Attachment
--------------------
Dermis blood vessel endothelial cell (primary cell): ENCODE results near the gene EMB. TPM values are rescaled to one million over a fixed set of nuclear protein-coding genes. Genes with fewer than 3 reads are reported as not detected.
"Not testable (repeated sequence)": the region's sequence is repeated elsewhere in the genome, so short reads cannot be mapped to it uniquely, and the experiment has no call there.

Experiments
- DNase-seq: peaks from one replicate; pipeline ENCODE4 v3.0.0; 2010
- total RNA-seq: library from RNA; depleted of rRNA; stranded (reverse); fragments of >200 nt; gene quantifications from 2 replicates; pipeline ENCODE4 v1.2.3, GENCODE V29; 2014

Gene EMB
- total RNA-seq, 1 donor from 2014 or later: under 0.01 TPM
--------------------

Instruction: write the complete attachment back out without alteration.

Dermis blood vessel endothelial cell (primary cell): ENCODE results near the gene EMB. TPM values are rescaled to one million over a fixed set of nuclear protein-coding genes. Genes with fewer than 3 reads are reported as not detected.
"Not testable (repeated sequence)": the region's sequence is repeated elsewhere in the genome, so short reads cannot be mapped to it uniquely, and the experiment has no call there.

Experiments
- DNase-seq: peaks from one replicate; pipeline ENCODE4 v3.0.0; 2010
- total RNA-seq: library from RNA; depleted of rRNA; stranded (reverse); fragments of >200 nt; gene quantifications from 2 replicates; pipeline ENCODE4 v1.2.3, GENCODE V29; 2014

Gene EMB
- total RNA-seq, 1 donor from 2014 or later: under 0.01 TPM